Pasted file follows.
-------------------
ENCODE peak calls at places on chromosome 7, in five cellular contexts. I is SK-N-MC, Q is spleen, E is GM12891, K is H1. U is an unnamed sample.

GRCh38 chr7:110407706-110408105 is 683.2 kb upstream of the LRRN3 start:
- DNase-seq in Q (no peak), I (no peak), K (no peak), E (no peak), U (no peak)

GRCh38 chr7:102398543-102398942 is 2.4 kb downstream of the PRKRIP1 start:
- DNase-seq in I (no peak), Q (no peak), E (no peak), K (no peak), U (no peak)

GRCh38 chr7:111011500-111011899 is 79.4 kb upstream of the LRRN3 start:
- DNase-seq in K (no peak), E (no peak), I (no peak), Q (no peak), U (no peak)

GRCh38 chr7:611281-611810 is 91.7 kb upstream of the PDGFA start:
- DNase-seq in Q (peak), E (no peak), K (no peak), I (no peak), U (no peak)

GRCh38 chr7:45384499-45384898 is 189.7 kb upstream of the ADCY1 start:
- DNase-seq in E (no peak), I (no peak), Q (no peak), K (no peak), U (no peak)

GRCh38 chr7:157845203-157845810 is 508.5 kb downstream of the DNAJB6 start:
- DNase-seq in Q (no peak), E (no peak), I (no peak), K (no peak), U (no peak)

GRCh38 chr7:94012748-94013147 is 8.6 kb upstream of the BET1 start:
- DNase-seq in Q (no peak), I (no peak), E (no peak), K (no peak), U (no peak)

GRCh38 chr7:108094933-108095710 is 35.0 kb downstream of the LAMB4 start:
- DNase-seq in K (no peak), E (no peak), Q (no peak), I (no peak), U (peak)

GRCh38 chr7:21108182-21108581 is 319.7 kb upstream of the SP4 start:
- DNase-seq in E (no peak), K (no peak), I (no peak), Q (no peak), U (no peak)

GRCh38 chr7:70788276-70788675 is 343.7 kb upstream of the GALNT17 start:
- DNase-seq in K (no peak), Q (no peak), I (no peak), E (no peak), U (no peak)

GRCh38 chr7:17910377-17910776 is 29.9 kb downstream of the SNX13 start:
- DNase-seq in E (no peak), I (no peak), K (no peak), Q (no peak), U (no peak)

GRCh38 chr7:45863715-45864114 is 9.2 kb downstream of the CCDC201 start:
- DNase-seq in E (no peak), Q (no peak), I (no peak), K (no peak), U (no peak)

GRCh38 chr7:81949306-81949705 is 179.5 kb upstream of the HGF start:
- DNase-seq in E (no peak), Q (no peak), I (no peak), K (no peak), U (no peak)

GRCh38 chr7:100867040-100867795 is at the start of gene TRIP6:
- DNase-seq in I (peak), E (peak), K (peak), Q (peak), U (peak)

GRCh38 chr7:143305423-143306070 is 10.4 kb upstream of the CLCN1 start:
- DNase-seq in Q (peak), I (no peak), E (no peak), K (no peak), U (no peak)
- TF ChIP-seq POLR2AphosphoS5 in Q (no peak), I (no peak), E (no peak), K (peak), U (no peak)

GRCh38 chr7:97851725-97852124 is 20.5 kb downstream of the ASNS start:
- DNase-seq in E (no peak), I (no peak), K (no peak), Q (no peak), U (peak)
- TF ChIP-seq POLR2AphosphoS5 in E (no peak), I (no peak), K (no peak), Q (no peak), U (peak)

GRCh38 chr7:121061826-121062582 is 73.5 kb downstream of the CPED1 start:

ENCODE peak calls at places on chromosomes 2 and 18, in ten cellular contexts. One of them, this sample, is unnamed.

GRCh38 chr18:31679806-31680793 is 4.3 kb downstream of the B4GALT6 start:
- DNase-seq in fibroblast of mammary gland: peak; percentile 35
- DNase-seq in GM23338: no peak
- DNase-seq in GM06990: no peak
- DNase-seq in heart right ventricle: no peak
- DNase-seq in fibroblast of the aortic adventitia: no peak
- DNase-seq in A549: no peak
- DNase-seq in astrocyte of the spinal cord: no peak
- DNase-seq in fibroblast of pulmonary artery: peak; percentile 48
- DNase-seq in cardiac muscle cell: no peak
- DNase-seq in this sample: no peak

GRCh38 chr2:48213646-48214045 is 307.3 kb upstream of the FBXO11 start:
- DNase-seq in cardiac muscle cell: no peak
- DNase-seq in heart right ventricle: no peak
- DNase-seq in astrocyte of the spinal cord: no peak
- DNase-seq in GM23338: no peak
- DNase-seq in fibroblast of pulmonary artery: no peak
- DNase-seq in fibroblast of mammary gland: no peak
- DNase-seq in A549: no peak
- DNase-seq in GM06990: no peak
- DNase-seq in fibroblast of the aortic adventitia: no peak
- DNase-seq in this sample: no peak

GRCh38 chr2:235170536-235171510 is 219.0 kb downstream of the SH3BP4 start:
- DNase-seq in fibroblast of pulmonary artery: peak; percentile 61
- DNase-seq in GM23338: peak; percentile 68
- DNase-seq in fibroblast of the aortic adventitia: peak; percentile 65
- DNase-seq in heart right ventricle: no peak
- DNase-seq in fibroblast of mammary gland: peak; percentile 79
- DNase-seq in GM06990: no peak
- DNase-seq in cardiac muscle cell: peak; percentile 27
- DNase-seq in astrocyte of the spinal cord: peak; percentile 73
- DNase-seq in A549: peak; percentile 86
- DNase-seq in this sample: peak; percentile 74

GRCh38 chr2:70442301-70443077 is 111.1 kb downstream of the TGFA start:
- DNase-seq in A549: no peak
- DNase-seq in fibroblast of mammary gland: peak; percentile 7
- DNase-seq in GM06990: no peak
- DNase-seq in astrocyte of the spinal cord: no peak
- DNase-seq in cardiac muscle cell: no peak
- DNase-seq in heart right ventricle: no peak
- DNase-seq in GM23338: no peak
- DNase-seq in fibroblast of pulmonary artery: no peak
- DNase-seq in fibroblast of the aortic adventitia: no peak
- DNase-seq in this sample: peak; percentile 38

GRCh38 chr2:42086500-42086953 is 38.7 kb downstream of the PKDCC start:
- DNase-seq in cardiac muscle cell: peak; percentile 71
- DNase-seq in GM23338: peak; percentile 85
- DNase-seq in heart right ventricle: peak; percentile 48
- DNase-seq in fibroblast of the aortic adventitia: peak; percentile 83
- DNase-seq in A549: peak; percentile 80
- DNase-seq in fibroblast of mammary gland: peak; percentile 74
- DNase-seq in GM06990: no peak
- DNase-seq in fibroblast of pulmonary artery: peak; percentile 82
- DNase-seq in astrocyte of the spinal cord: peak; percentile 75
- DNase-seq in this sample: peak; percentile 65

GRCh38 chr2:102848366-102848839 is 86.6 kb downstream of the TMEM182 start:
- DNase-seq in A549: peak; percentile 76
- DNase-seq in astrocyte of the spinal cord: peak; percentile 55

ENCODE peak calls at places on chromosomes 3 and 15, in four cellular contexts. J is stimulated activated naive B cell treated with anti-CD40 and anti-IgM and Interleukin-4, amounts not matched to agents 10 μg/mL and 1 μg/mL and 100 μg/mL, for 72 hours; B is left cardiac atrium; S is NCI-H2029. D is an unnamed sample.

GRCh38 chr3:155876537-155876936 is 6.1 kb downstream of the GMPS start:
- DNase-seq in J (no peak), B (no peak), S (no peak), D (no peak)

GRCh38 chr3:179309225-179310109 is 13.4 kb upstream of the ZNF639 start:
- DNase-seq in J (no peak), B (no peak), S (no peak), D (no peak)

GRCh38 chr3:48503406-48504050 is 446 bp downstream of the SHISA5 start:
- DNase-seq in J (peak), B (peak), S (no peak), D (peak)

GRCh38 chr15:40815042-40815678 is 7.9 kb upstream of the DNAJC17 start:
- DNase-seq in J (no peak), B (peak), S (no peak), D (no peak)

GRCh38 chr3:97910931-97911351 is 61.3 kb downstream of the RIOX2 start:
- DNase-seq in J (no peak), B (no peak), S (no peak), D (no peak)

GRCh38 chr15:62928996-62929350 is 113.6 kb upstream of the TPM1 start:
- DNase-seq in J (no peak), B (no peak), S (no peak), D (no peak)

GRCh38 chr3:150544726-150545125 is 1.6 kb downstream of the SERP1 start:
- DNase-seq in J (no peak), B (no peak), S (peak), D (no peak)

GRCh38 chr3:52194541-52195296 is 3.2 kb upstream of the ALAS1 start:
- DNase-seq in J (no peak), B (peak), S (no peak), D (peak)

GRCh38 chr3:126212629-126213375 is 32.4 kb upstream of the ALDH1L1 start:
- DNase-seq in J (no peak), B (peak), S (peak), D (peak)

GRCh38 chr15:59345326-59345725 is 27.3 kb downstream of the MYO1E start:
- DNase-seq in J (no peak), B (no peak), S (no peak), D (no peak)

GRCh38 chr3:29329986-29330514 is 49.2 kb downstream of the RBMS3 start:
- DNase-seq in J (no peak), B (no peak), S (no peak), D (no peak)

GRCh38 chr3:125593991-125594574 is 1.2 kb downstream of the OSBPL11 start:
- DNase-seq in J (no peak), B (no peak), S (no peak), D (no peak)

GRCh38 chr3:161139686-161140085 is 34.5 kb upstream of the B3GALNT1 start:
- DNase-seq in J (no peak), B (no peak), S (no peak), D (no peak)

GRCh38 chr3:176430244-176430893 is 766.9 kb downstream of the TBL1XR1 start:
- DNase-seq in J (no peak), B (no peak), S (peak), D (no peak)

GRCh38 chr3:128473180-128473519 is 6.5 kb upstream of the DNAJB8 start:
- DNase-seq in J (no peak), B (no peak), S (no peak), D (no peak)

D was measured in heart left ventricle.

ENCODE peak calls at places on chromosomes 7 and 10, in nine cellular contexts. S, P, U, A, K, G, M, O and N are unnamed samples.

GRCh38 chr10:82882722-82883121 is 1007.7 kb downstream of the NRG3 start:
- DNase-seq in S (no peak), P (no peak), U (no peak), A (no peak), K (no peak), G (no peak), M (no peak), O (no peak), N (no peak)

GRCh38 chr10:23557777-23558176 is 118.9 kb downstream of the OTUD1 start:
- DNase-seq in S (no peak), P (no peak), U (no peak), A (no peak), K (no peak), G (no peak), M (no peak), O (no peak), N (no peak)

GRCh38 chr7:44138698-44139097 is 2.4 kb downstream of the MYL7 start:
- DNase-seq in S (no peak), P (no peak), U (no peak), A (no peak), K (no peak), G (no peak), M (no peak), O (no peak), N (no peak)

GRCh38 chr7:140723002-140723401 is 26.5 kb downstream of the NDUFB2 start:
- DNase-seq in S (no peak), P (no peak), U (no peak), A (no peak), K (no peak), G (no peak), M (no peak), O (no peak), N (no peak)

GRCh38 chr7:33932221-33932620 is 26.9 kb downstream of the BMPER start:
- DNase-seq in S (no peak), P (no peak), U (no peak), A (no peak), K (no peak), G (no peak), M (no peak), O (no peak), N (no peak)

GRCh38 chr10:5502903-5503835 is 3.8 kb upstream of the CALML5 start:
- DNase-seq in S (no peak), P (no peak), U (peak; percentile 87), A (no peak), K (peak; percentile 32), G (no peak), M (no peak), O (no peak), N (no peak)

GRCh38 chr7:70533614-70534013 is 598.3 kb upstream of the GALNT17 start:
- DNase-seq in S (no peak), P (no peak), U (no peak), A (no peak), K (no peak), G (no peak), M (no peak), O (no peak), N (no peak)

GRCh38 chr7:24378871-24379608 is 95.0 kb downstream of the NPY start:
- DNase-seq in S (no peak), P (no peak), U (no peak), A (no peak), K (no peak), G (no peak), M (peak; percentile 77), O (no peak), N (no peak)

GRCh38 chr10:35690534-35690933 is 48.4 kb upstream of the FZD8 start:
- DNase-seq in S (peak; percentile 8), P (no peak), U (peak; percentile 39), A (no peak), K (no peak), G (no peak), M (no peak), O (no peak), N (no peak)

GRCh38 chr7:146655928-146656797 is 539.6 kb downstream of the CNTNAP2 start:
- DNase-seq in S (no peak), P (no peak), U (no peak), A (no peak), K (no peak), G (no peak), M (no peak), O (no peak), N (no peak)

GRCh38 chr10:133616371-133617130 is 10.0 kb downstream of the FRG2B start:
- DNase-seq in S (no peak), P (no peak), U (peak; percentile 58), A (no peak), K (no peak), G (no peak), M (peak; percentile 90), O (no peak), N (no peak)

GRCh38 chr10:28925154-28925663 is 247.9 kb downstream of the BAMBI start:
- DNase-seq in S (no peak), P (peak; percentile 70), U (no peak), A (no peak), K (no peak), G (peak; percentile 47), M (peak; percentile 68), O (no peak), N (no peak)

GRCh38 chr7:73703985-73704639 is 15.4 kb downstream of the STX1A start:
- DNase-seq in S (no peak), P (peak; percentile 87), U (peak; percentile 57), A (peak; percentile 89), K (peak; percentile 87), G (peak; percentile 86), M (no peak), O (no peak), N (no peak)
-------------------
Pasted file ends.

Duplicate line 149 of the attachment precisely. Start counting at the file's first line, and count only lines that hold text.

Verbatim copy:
GRCh38 chr10:133616371-133617130 is 10.0 kb downstream of the FRG2B start: